This paper is an attempt to achieve a moral understanding of recombinant DNA technology through an examination of the Biblical ban on the cross-breeding of species, as that ban was understood by traditional Jewish commentators. By paying close attention to the concept of natural law which some of those commentators employed in this connection, a nuanced response to the modern moral problem can be developed, which is immune to the standard arguments employed against those who rely upon natural law.
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  43. Jeanne Salmon Freeman (1996). Arguing Along the Slippery Slope of Human Embryo Research. Journal of Medicine and Philosophy 21 (1):61-81.
    One frequent argument in the debate over federal funding of human embryo research is the slippery slope argument. Slope arguments can be of several types: either logical, empirical, or full (a combination of logical and empirical slope arguments, with an additional psychological premise). A full slope argument against human embryo research suggests that funding embryo reseach could undermine current protections for human subjects research, erode respect for persons with disabilities, and encourage eugenics practices. While the Panel commissioned by the National (...)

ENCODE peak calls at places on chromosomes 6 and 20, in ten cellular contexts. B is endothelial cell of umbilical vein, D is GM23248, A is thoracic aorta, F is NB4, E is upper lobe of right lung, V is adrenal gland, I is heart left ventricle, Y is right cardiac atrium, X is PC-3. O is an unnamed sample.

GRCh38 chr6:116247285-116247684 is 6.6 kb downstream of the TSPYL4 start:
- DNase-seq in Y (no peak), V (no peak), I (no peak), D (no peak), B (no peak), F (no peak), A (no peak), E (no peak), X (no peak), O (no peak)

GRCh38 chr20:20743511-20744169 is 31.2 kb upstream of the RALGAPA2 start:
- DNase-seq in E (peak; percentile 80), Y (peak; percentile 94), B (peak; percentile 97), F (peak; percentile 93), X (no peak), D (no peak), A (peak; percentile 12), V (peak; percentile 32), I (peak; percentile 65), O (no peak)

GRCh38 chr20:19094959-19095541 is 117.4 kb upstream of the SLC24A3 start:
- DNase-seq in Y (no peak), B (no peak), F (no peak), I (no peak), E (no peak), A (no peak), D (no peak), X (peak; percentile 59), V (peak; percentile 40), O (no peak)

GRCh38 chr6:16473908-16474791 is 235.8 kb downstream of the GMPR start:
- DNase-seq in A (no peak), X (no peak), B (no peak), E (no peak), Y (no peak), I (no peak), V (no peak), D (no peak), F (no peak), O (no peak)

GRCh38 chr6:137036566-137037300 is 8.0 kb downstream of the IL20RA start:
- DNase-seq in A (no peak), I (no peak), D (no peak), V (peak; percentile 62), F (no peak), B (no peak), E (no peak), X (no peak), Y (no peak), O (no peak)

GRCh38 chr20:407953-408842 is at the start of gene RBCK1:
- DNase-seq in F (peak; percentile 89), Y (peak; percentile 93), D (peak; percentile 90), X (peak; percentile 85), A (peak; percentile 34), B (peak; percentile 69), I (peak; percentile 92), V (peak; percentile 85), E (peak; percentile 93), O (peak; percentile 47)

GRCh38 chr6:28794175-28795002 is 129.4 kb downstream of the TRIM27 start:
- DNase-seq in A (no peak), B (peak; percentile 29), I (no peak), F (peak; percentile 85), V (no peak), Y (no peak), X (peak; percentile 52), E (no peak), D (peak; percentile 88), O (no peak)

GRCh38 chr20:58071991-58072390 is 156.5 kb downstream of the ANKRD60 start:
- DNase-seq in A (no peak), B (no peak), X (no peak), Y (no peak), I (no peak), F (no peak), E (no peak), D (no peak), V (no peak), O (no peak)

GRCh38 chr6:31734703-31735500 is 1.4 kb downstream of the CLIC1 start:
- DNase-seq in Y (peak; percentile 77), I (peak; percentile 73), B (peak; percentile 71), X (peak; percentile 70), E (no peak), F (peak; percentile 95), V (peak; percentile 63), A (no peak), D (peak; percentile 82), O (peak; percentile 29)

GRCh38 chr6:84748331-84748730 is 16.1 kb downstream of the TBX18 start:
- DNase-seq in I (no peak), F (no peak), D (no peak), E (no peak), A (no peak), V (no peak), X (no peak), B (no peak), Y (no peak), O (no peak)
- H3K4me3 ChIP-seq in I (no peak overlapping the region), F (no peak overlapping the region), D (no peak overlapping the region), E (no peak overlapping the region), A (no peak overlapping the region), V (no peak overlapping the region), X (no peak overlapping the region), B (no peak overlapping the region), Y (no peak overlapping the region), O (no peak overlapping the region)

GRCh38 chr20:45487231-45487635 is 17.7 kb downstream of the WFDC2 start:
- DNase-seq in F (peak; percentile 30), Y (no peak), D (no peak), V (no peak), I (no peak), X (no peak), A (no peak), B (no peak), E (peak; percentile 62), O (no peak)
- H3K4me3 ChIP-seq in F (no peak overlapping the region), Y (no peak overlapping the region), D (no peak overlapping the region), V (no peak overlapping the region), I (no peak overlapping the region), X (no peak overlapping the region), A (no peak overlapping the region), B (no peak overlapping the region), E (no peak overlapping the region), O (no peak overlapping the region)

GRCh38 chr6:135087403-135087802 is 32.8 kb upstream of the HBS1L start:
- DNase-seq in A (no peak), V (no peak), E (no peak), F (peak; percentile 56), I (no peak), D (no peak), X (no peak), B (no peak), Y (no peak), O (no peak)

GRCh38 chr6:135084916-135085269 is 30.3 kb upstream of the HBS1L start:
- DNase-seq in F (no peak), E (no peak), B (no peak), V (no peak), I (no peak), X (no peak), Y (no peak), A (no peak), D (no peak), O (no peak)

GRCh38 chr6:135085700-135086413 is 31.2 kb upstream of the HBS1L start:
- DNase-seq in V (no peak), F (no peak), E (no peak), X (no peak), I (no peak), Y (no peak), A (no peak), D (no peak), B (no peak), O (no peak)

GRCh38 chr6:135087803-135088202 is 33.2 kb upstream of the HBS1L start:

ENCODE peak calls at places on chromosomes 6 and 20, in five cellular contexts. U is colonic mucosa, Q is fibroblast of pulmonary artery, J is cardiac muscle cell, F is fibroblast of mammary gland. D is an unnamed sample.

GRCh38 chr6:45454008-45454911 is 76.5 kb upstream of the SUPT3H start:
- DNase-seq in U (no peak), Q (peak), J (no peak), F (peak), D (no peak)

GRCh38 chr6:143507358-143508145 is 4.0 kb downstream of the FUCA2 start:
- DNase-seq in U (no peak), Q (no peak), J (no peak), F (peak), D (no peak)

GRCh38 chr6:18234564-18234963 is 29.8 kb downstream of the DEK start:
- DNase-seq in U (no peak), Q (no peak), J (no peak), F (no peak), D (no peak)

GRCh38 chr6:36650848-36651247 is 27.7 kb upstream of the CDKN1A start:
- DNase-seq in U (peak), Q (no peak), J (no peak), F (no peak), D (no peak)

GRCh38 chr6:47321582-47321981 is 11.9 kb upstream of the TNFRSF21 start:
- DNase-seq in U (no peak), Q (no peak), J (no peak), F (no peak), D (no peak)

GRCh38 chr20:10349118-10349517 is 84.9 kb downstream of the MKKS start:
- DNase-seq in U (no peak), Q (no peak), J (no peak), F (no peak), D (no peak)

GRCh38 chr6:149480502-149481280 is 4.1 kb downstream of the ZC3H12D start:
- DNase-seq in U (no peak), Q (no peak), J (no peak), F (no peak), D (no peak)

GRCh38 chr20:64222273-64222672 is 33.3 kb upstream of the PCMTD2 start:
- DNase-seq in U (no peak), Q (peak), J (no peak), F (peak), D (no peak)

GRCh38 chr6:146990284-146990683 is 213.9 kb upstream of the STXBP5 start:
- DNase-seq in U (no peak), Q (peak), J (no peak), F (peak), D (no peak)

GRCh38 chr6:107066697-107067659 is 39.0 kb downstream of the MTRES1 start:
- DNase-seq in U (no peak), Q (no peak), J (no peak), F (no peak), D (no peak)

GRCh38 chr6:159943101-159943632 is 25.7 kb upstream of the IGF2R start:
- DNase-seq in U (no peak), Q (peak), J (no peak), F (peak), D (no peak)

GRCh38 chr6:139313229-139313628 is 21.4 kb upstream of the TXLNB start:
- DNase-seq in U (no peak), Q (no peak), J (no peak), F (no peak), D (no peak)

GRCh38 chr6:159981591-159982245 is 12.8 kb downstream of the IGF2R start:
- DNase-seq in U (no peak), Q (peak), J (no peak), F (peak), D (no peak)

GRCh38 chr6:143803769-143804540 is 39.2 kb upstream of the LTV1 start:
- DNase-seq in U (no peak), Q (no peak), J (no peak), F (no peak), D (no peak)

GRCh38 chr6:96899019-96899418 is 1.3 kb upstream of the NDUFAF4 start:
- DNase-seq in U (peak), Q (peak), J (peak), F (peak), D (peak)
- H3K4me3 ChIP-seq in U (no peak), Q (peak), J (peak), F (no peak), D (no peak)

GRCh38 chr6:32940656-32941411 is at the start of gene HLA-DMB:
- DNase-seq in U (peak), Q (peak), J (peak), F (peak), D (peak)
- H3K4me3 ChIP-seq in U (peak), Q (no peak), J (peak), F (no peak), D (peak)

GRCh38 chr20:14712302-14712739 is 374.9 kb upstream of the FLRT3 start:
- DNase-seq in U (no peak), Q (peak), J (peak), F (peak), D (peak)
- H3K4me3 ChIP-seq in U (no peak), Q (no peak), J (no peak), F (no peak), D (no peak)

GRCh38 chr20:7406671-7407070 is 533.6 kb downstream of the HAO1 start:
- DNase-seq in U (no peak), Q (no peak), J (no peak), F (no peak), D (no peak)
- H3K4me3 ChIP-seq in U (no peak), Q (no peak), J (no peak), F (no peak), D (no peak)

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  44. Sara Elizabeth Gavrell Ortiz (2004). Beyond Welfare: Animal Integrity, Animal Dignity, and Genetic Engineering. Ethics and the Environment 9 (1):94-120.
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  45. Martin Gunderson (2007). Seeking Perfection: A Kantian Look at Human Genetic Engineering. Theoretical Medicine and Bioethics 28 (2):87-102.
    It is tempting to argue that Kantian moral philosophy justifies prohibiting both human germ-line genetic engineering and non-therapeutic genetic engineering because they fail to respect human dignity. There are, however, good reasons for resisting this temptation. In fact, Kant’s moral philosophy provides reasons that support genetic engineering—even germ-line and non-therapeutic. This is true of Kant’s imperfect duties to seek one’s own perfection and the happiness of others. It is also true of the categorical imperative. Kant’s moral philosophy does, however, provide (...)